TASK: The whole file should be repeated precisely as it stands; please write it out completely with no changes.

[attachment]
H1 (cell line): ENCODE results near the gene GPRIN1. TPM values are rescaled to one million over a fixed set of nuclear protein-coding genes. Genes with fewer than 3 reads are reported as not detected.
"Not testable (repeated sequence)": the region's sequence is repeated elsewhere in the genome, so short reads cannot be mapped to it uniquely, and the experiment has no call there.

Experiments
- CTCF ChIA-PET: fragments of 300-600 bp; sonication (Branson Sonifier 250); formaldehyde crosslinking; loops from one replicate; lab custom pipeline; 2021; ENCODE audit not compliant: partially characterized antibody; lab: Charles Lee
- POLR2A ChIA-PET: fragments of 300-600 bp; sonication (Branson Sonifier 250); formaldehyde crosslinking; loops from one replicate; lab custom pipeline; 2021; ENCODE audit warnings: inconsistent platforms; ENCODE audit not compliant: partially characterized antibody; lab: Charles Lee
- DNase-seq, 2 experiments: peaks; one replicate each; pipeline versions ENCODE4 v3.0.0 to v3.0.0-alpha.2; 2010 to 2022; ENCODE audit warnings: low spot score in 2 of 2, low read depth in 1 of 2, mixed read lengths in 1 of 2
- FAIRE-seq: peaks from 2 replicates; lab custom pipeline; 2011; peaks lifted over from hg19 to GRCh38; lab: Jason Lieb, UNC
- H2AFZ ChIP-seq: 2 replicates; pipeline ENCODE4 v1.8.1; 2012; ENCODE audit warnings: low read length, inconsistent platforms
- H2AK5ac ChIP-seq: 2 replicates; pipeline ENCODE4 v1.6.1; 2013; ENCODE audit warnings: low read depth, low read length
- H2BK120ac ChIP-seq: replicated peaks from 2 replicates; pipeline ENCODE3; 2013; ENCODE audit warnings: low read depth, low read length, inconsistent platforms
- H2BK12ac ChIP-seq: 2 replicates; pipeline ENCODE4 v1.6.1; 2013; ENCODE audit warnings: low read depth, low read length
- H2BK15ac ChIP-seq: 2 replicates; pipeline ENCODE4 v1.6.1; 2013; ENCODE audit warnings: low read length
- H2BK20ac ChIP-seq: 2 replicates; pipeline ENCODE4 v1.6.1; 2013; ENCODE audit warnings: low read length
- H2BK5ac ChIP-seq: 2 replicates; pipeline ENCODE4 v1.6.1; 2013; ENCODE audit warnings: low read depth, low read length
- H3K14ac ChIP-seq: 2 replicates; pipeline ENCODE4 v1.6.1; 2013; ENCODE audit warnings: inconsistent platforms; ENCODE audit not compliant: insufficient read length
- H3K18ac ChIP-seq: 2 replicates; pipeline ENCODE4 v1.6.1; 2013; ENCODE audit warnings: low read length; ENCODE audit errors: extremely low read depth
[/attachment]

H1 (cell line): ENCODE results near the gene GPRIN1. TPM values are rescaled to one million over a fixed set of nuclear protein-coding genes. Genes with fewer than 3 reads are reported as not detected.
"Not testable (repeated sequence)": the region's sequence is repeated elsewhere in the genome, so short reads cannot be mapped to it uniquely, and the experiment has no call there.

Experiments
- CTCF ChIA-PET: fragments of 300-600 bp; sonication (Branson Sonifier 250); formaldehyde crosslinking; loops from one replicate; lab custom pipeline; 2021; ENCODE audit not compliant: partially characterized antibody; lab: Charles Lee
- POLR2A ChIA-PET: fragments of 300-600 bp; sonication (Branson Sonifier 250); formaldehyde crosslinking; loops from one replicate; lab custom pipeline; 2021; ENCODE audit warnings: inconsistent platforms; ENCODE audit not compliant: partially characterized antibody; lab: Charles Lee
- DNase-seq, 2 experiments: peaks; one replicate each; pipeline versions ENCODE4 v3.0.0 to v3.0.0-alpha.2; 2010 to 2022; ENCODE audit warnings: low spot score in 2 of 2, low read depth in 1 of 2, mixed read lengths in 1 of 2
- FAIRE-seq: peaks from 2 replicates; lab custom pipeline; 2011; peaks lifted over from hg19 to GRCh38; lab: Jason Lieb, UNC
- H2AFZ ChIP-seq: 2 replicates; pipeline ENCODE4 v1.8.1; 2012; ENCODE audit warnings: low read length, inconsistent platforms
- H2AK5ac ChIP-seq: 2 replicates; pipeline ENCODE4 v1.6.1; 2013; ENCODE audit warnings: low read depth, low read length
- H2BK120ac ChIP-seq: replicated peaks from 2 replicates; pipeline ENCODE3; 2013; ENCODE audit warnings: low read depth, low read length, inconsistent platforms
- H2BK12ac ChIP-seq: 2 replicates; pipeline ENCODE4 v1.6.1; 2013; ENCODE audit warnings: low read depth, low read length
- H2BK15ac ChIP-seq: 2 replicates; pipeline ENCODE4 v1.6.1; 2013; ENCODE audit warnings: low read length
- H2BK20ac ChIP-seq: 2 replicates; pipeline ENCODE4 v1.6.1; 2013; ENCODE audit warnings: low read length
- H2BK5ac ChIP-seq: 2 replicates; pipeline ENCODE4 v1.6.1; 2013; ENCODE audit warnings: low read depth, low read length
- H3K14ac ChIP-seq: 2 replicates; pipeline ENCODE4 v1.6.1; 2013; ENCODE audit warnings: inconsistent platforms; ENCODE audit not compliant: insufficient read length
- H3K18ac ChIP-seq: 2 replicates; pipeline ENCODE4 v1.6.1; 2013; ENCODE audit warnings: low read length; ENCODE audit errors: extremely low read depth